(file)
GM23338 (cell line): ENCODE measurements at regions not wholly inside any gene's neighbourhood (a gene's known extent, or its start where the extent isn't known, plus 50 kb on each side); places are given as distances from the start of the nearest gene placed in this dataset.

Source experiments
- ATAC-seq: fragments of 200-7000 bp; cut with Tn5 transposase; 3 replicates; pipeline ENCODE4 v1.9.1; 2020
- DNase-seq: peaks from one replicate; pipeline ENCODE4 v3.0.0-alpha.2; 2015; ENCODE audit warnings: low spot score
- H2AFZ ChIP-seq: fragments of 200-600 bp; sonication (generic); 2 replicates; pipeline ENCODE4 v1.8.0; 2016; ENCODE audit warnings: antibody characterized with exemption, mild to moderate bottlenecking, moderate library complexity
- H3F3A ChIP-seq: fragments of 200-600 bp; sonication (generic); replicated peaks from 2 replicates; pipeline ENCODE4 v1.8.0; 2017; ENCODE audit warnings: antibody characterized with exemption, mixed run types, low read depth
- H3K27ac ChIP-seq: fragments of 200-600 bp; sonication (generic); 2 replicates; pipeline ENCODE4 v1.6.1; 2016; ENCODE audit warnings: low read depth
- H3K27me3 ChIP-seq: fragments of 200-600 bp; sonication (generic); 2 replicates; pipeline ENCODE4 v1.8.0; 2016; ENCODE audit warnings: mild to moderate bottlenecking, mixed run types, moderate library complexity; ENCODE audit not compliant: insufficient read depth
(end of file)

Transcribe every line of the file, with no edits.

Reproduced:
GM23338 (cell line): ENCODE measurements at regions not wholly inside any gene's neighbourhood (a gene's known extent, or its start where the extent isn't known, plus 50 kb on each side); places are given as distances from the start of the nearest gene placed in this dataset.

Source experiments
- ATAC-seq: fragments of 200-7000 bp; cut with Tn5 transposase; 3 replicates; pipeline ENCODE4 v1.9.1; 2020
- DNase-seq: peaks from one replicate; pipeline ENCODE4 v3.0.0-alpha.2; 2015; ENCODE audit warnings: low spot score
- H2AFZ ChIP-seq: fragments of 200-600 bp; sonication (generic); 2 replicates; pipeline ENCODE4 v1.8.0; 2016; ENCODE audit warnings: antibody characterized with exemption, mild to moderate bottlenecking, moderate library complexity
- H3F3A ChIP-seq: fragments of 200-600 bp; sonication (generic); replicated peaks from 2 replicates; pipeline ENCODE4 v1.8.0; 2017; ENCODE audit warnings: antibody characterized with exemption, mixed run types, low read depth
- H3K27ac ChIP-seq: fragments of 200-600 bp; sonication (generic); 2 replicates; pipeline ENCODE4 v1.6.1; 2016; ENCODE audit warnings: low read depth
- H3K27me3 ChIP-seq: fragments of 200-600 bp; sonication (generic); 2 replicates; pipeline ENCODE4 v1.8.0; 2016; ENCODE audit warnings: mild to moderate bottlenecking, mixed run types, moderate library complexity; ENCODE audit not compliant: insufficient read depth